China pitlane vehicle incident 'low key but unacceptable' - FIA

FIA Formula 1 race director Charlie Whiting believes the Chinese Grand Prix qualifying pit vehicle incident was "low key", although still "unacceptable"

China pitlane vehicle incident 'low key but unacceptable' - FIA

Jenson Button declared the positioning of a circuit vehicle close to the entrance of the pitlane in Q1 as "the most dangerous part of the session".

He argued the vehicle could have been hit by an F1 car going off at that point.

Responding to Button's comments, Whiting told Autosport: "The driver of the circuit vehicle that decided to park in the run-off area of the pit entry was rather silly, but he moved it very quickly.

"This man had been brought in specially to drive the pick-up that was cleaning the track, ironically a new measure this year meant to improve safety by cleaning the track better, and it was used to very good effect.

"The driver lacked experience and won't do it again, but it must be emphasised this is not a normal run-off area and the risk was low. Unacceptable nonetheless."

Button also questioned why the vehicle did not prompt a red flag given one was called when Nico Hulkenberg lost a wheel but parked his Force India off track.

Whiting added: "No flags were shown because this was not on the track.

"It was in no way comparable with the incident involving Hulkenberg whose car had stopped on the side of the track, with a wheel bouncing around all over the place."

Qualifying was also halted for 20 minutes while the circuit truck made an attempt to remove water on the pits straight after Manor rookie Pascal Wehrlein aquaplaned into the barriers on a wet section he had not seen due to a small rise in the asphalt.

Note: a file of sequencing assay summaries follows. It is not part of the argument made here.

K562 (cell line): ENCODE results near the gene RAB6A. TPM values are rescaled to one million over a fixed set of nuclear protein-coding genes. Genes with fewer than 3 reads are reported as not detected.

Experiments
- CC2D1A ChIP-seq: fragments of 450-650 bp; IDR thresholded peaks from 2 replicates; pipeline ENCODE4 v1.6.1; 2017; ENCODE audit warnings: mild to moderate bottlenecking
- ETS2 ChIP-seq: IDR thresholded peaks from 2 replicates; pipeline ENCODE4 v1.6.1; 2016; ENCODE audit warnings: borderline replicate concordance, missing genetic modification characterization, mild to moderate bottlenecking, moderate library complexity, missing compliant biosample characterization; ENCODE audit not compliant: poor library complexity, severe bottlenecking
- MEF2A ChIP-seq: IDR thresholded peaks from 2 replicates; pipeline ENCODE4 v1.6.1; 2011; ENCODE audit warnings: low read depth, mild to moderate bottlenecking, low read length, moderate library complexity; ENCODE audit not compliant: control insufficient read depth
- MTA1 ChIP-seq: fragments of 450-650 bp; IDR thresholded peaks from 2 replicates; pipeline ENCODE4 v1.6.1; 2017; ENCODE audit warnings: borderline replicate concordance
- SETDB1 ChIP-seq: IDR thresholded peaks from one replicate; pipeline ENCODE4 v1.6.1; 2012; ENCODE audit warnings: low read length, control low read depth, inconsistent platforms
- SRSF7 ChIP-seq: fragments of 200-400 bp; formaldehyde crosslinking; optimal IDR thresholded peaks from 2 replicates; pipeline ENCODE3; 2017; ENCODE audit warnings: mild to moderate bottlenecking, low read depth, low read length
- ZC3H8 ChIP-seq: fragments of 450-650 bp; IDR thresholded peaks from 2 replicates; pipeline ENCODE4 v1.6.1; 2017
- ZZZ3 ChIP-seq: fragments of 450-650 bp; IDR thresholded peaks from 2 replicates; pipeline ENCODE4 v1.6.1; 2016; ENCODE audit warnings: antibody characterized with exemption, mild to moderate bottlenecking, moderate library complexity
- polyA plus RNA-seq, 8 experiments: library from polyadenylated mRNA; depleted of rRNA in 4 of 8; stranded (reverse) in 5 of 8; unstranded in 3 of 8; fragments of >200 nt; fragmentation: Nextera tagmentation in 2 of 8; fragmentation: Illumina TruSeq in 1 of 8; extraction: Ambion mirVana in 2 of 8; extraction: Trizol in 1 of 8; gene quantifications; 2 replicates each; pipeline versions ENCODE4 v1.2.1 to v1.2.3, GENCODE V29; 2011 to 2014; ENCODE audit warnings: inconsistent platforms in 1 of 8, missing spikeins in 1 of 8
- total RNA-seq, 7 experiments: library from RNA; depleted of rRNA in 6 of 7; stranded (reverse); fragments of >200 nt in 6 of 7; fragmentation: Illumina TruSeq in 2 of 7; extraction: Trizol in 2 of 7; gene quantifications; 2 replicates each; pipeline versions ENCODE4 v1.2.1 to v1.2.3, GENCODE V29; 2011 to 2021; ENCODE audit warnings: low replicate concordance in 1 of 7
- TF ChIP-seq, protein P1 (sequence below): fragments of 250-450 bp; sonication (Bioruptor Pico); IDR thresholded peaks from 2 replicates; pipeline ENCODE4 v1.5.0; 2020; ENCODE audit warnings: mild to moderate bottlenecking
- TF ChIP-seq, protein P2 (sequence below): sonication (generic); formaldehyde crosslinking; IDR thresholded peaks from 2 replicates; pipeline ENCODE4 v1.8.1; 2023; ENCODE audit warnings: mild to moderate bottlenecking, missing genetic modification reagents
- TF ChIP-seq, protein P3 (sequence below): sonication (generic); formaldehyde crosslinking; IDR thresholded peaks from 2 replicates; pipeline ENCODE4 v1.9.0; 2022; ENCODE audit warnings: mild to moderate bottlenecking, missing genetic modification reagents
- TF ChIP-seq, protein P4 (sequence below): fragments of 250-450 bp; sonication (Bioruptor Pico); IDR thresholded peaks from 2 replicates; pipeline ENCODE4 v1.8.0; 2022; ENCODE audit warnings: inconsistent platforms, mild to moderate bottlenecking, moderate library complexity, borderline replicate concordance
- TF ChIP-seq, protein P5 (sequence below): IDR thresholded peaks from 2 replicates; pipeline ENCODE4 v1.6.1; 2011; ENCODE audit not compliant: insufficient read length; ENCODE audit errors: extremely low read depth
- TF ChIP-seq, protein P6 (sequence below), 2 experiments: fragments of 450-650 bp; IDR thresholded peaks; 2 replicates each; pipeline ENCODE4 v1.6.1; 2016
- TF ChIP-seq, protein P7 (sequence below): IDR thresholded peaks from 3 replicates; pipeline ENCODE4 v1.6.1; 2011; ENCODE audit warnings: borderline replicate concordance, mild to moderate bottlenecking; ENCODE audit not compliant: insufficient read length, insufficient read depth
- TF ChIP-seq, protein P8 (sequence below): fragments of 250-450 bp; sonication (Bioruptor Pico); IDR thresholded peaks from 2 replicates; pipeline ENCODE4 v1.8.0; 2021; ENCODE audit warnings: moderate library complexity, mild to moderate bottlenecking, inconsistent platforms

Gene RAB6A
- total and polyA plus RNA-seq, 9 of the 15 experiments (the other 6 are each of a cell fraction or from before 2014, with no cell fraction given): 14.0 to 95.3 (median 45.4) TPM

"We decided we would try and remove some of the water as it appeared drivers were actually capable of ignoring the fact that the grip of the track had changed," said Whiting.

"If half the track was wet and half was dry would we be expected to dry the wet half? I think not.

"The reason it took a little while is that they were trying to remove the water as opposed to drying it."

Another unusual incident arose between Q2 and Q3 when a forklift truck emerged with a tyre bundle used for support races.

"The tyre bundle that was put out on the apex of Turn 14 was done mistakenly as the marshals thought that qualifying had finished," Whiting explained.

"I suspect when we told the clerk of the course we would not be continuing Q2 [following Hulkenberg's accident] he thought we meant qualifying in general.

"No harm was done as they were removed long before the cars went back on track.

"It was quite amusing to hear all the team managers calling to wonder why we were doing this.

"I confess I did wind one of them up by saying we were getting fed up with drivers abusing the kerb and decided to take a drastic measure to deter them."

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